Wednesday, February 4th, 2009
Aberdeen’s international students worth £75 million a year
EU instruction in English may syphon students from Britain
Conflicting reports on Australian overseas enrollment
Exiting India: a closer look
1) LET’S GO CANADA – Aberdeen’s international students worth £75 million a year
In July 2008, the municipal government of Aberdeen, Scotland, released an analysis of the economic impact that international students have on the city.
The report highlights a roughly 30% increase in the number of international students studying in Aberdeen between 2002 and 2006, citing the USA, India, China, Nigeria, and Malaysia as its main source countries.
After adjusting for EU international students who don’t pay fees but pay living costs, and distance learners who pay fees but don’t contribute to the local economy, the report estimates that international students studying in Aberdeen were worth £67 million in 2005/06. According to the Press Journal, figures now exceed £75 million.
Aberdeen is also exceptional at retaining international students post graduation. Aberdeen ranks second only to Edinburgh among Scottish cities that students choose to work in once they’ve finished, adding further tax, consumer, and tourism revenue to the region.
The report notes a few challenges, namely a lack of affordable housing and part-time employment for international students.
Source: “http://ihec-djc.blogspot.com/2009/01/aberdeen-city-council-investigates.html,” International Higher Education Consulting, 21 January 2009.
http://www.pressandjournal.co.uk/Article.aspx/869642?UserKey=,” The Press and Journal, 3 October 2008.
2) ABROAD PERSPECTIVE – EU instruction in English may syphon students from Britain
European schools are making a run at the English language masters, executive masters, and PhD markets.
Sweden now offers high-quality instruction at a minimal cost. France, though historically protectionist of the French language, now offers 300 programs in English. Switzerland offers more than 200 MSc programs in English at a rate lower than most UK schools could afford to charge thanks to the Swiss public subsidy.
While undergraduate programs are still lacking in strength and diversity, new post-graduate programs in traditionally “Anglo-Saxon” qualifications like MBA and LLM give students an opportunity to study in an exotic environment but continue to learn in English. Picking up the local language is an option and added bonus.
Schools like the IE Business School Madrid, though it markets to an elite demographic, already has almost as diverse an international student population as the London Business School. While IE has set up partnerships with British institutions to provide its students with study and employment opportunities, it may ultimately poach the very students British schools need to remain competitive.
Source “http://www.timeshighereducation.co.uk/story.asp?sectioncode=26&storycode=405051,” Times Higher Education, 22 January 2009.
3) OVER THE COUNTER – Conflicting reports on Australian overseas enrollment
Institutions like the University of Technology Sydney face lower-than-expected overseas enrollments this year, but schools in Adelaide and Canberra are experiencing the opposite.
South Australia experienced a 29.2% increase in overseas students commencing studies in the year to November 2008. While interstate schools are talking of above-normal pullout and deferral rates, Adelaide schools are dealing with record-high numbers of students. Last year 27,748 overseas students studied at South Australia schools, a number that’s expected to exceed 30,000 by the end of this year.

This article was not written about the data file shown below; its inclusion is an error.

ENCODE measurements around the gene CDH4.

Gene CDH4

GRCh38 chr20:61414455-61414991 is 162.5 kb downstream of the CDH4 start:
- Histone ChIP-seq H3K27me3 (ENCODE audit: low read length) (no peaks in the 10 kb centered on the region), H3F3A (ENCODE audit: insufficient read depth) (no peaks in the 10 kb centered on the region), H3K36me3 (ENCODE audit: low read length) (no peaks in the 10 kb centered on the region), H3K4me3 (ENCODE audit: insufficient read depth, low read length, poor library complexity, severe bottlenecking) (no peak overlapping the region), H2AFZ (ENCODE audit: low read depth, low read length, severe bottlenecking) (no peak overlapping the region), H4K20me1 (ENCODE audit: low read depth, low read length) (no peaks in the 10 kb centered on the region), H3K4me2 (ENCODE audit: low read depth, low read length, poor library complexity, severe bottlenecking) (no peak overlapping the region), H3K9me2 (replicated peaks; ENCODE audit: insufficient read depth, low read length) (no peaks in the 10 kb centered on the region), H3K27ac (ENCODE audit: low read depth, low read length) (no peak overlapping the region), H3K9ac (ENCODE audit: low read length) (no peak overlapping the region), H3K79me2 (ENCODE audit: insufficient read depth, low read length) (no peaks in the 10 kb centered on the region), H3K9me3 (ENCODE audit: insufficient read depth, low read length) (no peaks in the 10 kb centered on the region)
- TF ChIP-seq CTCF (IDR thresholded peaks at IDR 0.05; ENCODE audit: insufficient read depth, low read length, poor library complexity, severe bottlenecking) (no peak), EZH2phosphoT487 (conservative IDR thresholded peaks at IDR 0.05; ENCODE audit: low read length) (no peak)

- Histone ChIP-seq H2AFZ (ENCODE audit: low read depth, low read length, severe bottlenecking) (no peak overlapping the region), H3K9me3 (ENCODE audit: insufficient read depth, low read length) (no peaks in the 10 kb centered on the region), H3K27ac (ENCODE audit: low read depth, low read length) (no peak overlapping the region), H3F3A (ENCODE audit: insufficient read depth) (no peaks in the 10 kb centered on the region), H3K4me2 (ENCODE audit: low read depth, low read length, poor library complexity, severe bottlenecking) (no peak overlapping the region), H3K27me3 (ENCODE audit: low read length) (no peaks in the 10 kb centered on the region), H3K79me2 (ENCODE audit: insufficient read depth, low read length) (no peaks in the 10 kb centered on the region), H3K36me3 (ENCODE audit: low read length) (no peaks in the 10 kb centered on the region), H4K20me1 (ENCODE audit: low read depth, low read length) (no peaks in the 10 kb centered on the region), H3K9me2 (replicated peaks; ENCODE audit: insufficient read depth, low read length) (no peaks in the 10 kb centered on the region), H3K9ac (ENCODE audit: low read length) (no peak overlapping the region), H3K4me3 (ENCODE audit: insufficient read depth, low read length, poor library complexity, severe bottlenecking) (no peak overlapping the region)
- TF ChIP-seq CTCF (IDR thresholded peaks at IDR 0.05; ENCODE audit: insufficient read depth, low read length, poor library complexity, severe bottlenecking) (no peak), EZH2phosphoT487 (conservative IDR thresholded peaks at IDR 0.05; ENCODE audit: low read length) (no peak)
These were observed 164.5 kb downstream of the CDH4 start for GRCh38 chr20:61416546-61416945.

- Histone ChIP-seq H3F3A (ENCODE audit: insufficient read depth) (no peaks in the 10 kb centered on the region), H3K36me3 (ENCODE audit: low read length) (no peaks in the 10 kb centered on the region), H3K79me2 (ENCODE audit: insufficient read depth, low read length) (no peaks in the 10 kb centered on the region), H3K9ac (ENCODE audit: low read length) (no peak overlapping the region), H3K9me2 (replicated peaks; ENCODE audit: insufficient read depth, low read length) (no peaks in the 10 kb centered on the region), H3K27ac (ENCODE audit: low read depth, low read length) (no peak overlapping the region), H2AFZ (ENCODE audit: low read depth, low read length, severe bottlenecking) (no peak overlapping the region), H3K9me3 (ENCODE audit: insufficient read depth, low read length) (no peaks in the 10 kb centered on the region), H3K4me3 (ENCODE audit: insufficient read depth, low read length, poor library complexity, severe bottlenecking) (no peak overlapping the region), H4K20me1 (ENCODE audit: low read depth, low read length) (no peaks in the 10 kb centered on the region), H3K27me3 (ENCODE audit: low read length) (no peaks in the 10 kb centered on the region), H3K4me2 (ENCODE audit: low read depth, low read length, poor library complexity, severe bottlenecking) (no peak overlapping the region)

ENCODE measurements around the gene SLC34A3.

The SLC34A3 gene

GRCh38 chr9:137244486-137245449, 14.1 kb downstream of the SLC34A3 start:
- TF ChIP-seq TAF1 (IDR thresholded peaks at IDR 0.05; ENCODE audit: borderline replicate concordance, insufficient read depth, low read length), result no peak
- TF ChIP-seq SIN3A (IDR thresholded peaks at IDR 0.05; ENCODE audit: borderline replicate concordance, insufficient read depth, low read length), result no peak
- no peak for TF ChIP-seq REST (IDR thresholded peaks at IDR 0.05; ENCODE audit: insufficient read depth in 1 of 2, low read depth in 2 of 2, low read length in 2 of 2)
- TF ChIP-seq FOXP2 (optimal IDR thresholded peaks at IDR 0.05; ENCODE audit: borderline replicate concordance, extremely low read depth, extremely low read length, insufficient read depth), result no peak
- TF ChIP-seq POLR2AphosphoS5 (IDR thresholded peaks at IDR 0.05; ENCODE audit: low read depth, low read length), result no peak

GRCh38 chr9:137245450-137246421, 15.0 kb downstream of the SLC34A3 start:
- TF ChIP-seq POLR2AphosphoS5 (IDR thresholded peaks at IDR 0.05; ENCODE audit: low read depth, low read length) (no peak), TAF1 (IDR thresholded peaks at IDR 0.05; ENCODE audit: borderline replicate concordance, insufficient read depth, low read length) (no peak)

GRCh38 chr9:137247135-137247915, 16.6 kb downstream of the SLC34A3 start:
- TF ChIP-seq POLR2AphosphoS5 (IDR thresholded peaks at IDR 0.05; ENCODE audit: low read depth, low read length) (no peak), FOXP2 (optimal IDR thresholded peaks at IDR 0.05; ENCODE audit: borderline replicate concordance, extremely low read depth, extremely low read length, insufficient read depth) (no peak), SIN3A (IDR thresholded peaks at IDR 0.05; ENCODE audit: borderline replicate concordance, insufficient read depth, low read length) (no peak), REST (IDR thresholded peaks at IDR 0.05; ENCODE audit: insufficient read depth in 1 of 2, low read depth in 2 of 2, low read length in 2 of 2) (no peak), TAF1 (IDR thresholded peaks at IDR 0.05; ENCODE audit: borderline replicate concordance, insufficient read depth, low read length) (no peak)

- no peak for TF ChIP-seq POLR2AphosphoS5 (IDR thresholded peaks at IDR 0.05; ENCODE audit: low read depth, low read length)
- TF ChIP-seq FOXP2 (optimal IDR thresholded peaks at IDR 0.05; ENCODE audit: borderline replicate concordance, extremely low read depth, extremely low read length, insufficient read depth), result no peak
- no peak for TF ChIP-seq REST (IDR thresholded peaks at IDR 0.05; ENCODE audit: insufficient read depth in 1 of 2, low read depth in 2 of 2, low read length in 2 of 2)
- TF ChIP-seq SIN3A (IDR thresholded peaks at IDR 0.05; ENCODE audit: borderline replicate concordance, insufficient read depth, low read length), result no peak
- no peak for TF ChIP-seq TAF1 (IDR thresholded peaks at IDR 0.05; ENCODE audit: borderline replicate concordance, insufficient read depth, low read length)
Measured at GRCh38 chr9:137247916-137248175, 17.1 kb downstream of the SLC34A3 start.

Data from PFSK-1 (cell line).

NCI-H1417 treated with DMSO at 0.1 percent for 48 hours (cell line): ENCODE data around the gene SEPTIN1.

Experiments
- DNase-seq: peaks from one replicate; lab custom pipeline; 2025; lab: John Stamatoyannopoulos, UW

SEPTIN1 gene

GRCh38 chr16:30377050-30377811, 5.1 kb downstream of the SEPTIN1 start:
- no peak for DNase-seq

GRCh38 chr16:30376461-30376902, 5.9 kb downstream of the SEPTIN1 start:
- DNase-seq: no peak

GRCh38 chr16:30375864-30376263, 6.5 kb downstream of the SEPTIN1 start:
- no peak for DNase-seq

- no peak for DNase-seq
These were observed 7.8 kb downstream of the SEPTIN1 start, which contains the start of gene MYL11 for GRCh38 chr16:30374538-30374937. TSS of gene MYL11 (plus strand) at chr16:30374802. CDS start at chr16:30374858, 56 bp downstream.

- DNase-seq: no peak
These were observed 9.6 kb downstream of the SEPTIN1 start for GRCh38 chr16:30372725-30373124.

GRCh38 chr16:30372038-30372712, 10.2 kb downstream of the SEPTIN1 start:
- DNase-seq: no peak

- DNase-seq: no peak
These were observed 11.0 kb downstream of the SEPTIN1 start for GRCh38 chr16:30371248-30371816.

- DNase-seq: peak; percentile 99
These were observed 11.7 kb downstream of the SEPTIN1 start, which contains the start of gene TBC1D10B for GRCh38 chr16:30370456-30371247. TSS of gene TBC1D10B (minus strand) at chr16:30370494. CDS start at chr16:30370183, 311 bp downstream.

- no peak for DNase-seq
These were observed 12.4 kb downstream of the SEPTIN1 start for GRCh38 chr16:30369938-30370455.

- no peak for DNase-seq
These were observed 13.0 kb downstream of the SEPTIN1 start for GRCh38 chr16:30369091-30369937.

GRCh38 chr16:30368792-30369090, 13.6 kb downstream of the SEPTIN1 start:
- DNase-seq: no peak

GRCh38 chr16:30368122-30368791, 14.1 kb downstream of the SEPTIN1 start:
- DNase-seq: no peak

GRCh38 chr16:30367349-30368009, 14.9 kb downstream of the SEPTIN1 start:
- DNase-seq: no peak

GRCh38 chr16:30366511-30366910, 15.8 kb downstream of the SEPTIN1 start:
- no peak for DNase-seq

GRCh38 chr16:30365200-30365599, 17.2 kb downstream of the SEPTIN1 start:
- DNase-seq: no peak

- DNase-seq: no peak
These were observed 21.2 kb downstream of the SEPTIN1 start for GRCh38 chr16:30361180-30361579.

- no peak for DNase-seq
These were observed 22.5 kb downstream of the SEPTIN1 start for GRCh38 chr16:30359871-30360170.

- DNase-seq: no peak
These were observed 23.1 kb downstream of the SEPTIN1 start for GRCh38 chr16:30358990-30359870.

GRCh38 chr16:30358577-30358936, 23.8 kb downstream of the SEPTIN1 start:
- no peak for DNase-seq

Canberra is also experiencing a boom. The University of Canberra, the Australian National University, and the Canberra Institute of Technology all report increases in overseas applications and enrollments.
Reports from of increased deferrals from interstate schools could signal the softening of Australia’s $14.2 billion a year education industry. However, a weakening Australian dollar and the fact that Australia is still seen as a safe place to live could serve to counter the downward trend.
Source: “http://www.theaustralian.com.au/higher-education/overseas-students-pull-out/story-e6frgcjx-1111118599495,” The Australian, 19 January 2009.
“http://www.abc.net.au/news/2009-01-19/financial-crisis-hurting-overseas-student-numbers/270582,’” ABC News, 19 January 2009.
“http://www.adelaidenow.com.au/news/south-australia/record-overseas-students-tipped/story-e6frea83-1111118609487,” Adelaide Now, 20 January 2009.
“http://www.canberratimes.com.au/news/local/news/general/boom-in-canberras-overseas-enrolments/1411133.aspx,” Canberra Times, 20 January 2009.
4) GLOBE TIPPING – Exiting India: a closer look
Travellers with visas to foreign countries are normally granted a time span to make their trip. In most cases, a visa is granted with a “window of entry.” As long as one enters the country within that window, the travel is valid and the stay is permitted in accordance with the guidelines of the visa, e.g., one week, ten days, one month, etc.
India has an unusual regulation. Its visa expiry dates include the last date a traveller can remain in the country irrespective of the date the traveller arrived. Thus the traveller must exit India before the last day indicated on the visa. It is not uncommon for Indian airports to refuse exit to travellers who have entered India during the visa validity but are attempting to leave after the visa expiration (a normal practice in most of the world, as immigration controls are based on “entry” and not “exit”). In India however, exit will be refused if the visa has expired, and travellers must then leave the airport and seek a visa extension from government authorities before permitted to leave India.